So, there you have it – a Christmas blog for a non-Christmassy business. If I can help you to create one of your own, email me or book your no-obligation discovery call here.

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Are you ready to start planning your Christmas marketing?

A woman with hot chocolate getting ready to plan her Christmas marketing
Photo by Brigitte Tohm from Pexels

Yes, I’m publishing this blog in May. No, I haven’t lost my mind. If you’re still scarred by the ghosts of 2020, I wouldn’t blame you if you’re leaving your Christmas marketing until the last possible minute. Even the organized people who were sorted by April had to change everything in the autumn. I’m giving myself the gift of optimism this year and daring to hope that we might have a relatively normal Christmas. Even if we don’t, we’ve learned to adapt so we can still plan.

I’m not suggesting that you jump into content creation right now (unless you really want to). All the same, a bit of thought and planning now will make things much easier further down the line, plus you’ll have plenty of ideas if you need to get someone else (like me) to do the creating for you. So, here are a few things to think about for your Christmas marketing.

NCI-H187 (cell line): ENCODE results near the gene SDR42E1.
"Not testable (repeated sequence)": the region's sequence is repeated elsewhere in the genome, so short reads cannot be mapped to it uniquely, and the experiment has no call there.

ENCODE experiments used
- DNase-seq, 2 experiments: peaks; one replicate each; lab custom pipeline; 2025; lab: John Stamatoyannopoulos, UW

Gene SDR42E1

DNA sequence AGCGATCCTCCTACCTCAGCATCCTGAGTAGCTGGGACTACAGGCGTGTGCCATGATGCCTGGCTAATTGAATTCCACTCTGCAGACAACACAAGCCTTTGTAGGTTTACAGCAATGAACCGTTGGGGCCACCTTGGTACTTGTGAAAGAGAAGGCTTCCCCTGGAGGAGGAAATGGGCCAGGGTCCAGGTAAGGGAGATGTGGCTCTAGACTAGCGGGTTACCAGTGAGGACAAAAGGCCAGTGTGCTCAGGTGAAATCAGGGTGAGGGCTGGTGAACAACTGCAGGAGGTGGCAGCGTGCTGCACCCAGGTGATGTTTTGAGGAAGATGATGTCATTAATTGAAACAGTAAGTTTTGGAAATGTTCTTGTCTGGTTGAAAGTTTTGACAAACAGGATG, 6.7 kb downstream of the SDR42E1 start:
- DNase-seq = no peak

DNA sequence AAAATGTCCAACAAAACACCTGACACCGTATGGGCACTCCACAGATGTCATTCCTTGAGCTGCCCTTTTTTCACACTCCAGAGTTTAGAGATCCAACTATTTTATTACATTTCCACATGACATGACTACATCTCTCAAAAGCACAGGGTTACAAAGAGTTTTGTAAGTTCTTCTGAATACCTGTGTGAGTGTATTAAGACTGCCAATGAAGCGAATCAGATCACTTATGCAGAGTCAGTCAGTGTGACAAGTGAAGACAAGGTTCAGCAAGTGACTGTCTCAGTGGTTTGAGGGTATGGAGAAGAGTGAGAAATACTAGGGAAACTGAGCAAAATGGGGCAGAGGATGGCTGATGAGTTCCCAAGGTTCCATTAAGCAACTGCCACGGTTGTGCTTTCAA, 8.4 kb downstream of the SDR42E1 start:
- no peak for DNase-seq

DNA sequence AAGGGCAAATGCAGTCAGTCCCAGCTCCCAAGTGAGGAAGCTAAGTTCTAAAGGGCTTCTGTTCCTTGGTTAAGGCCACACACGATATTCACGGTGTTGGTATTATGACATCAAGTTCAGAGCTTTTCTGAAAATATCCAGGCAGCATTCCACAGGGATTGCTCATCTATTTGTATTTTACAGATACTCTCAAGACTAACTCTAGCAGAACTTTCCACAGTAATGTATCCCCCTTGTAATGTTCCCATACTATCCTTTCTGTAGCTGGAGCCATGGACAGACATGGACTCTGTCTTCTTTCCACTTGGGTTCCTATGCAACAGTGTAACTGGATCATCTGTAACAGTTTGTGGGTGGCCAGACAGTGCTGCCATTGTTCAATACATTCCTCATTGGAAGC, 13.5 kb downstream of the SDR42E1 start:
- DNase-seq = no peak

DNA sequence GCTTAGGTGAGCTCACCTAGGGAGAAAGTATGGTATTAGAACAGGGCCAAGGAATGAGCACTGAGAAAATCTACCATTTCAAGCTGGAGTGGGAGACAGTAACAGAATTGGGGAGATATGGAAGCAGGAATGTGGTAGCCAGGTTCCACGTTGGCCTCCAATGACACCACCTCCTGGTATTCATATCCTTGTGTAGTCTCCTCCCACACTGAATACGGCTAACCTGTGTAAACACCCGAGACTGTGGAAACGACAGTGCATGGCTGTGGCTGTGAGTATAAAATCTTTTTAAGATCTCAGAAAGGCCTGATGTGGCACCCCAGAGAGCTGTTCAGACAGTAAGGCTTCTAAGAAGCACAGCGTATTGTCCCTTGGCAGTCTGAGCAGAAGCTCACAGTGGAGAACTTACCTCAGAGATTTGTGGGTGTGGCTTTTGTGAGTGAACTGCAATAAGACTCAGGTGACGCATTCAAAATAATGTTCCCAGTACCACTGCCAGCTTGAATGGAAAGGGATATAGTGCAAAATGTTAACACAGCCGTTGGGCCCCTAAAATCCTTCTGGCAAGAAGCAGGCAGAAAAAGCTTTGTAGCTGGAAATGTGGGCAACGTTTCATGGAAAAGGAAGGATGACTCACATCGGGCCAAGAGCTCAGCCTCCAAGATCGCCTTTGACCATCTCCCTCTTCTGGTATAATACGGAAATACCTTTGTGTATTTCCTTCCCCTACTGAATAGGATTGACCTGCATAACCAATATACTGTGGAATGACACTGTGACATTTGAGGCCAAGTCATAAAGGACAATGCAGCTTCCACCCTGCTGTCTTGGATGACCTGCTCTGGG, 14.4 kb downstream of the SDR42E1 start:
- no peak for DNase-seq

Start with a blog

You won’t be surprised to hear me suggest this. Even if Christmas isn’t peak season for you, a blog can be reused and shared throughout your marketing, so you build awareness. If it’s your busiest time, a blog gives you a central piece of content that you can break down and share as individual posts. It means you’re more likely to be found by people buying gifts, looking for inspiration or just trying to survive the Christmas stress.

Be helpful

I know that for most of you Christmas marketing is about making sales. That’s OK. The important thing to remember is that you’re more likely to make a sale if you’re being helpful. Put yourself in your customers’ shoes. Offer them a solution to a problem. That solution might end up with them buying something. Even if it doesn’t, you’ll have created a good impression and started to build a relationship that’s based on trust.